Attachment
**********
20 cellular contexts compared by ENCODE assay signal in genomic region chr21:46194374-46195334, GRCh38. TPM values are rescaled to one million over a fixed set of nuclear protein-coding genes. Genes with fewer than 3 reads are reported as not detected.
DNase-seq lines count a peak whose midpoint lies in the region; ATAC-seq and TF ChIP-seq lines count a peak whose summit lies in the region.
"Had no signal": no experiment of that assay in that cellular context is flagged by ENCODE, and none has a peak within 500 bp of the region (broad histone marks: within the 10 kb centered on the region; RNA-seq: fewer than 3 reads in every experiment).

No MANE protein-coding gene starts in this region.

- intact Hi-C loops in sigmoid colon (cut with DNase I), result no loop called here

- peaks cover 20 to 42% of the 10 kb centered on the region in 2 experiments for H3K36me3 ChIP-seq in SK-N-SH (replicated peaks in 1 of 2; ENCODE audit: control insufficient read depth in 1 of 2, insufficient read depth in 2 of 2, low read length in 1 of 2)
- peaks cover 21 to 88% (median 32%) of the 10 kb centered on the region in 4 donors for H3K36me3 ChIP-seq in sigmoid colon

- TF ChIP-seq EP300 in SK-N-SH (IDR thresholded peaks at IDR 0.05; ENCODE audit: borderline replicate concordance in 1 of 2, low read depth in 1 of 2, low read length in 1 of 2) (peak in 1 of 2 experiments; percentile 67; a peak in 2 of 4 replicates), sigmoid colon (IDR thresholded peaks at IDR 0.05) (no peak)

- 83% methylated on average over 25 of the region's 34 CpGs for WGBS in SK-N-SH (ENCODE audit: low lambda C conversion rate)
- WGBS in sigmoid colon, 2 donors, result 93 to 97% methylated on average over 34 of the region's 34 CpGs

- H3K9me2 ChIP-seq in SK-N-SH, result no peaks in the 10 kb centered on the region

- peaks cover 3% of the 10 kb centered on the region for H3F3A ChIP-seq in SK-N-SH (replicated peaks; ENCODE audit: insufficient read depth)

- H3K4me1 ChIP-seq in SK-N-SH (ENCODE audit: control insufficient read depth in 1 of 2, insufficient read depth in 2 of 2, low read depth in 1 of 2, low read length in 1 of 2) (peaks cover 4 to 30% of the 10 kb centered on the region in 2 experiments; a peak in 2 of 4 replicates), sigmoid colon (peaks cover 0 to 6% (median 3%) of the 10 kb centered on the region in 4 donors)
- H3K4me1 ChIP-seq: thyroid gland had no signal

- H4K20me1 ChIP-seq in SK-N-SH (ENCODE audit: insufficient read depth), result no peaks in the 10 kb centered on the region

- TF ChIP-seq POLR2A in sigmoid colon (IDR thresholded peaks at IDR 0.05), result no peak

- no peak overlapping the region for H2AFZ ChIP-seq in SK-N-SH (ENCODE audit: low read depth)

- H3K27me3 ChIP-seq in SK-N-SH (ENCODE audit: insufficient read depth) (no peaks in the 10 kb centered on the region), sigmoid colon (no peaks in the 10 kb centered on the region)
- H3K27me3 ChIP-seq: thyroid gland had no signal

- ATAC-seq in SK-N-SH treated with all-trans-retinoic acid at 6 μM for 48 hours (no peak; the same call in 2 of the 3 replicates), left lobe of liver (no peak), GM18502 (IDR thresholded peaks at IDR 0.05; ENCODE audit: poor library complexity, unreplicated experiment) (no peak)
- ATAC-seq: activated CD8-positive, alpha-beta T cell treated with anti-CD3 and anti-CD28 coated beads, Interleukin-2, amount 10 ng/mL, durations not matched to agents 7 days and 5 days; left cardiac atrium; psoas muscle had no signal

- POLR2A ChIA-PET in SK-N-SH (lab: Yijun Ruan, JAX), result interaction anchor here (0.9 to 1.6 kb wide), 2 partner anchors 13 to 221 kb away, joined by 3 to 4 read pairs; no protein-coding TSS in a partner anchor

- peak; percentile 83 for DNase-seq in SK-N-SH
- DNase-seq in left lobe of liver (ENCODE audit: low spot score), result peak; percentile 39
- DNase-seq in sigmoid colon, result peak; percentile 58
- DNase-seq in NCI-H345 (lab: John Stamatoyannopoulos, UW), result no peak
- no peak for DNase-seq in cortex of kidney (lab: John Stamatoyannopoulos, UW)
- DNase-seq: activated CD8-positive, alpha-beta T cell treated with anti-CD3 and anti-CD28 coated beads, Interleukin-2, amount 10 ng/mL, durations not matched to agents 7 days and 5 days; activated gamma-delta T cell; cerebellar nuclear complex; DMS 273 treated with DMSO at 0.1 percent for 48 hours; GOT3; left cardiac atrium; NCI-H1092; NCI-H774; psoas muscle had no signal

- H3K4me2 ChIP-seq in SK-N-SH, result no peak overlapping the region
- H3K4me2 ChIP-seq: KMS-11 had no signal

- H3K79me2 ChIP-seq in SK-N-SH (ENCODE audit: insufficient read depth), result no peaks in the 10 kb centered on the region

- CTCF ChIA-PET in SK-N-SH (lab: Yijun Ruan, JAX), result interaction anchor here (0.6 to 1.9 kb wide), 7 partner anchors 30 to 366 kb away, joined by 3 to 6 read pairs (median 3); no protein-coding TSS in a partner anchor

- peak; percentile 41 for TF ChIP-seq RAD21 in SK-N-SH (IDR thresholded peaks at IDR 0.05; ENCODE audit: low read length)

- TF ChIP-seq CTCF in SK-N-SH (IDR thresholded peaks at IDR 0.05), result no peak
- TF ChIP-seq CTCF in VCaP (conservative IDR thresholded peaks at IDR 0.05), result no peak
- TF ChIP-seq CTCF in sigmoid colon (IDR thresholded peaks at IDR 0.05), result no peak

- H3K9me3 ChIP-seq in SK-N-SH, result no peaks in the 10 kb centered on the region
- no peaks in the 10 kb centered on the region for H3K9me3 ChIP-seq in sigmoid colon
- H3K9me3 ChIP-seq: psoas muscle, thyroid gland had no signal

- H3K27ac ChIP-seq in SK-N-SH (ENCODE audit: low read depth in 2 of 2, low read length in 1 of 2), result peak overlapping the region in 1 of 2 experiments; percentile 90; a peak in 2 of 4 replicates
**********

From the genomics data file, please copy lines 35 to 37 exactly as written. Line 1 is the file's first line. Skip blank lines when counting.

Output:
- TF ChIP-seq CTCF in VCaP (conservative IDR thresholded peaks at IDR 0.05), result no peak
- TF ChIP-seq CTCF in sigmoid colon (IDR thresholded peaks at IDR 0.05), result no peak

- H3K9me3 ChIP-seq in SK-N-SH, result no peaks in the 10 kb centered on the region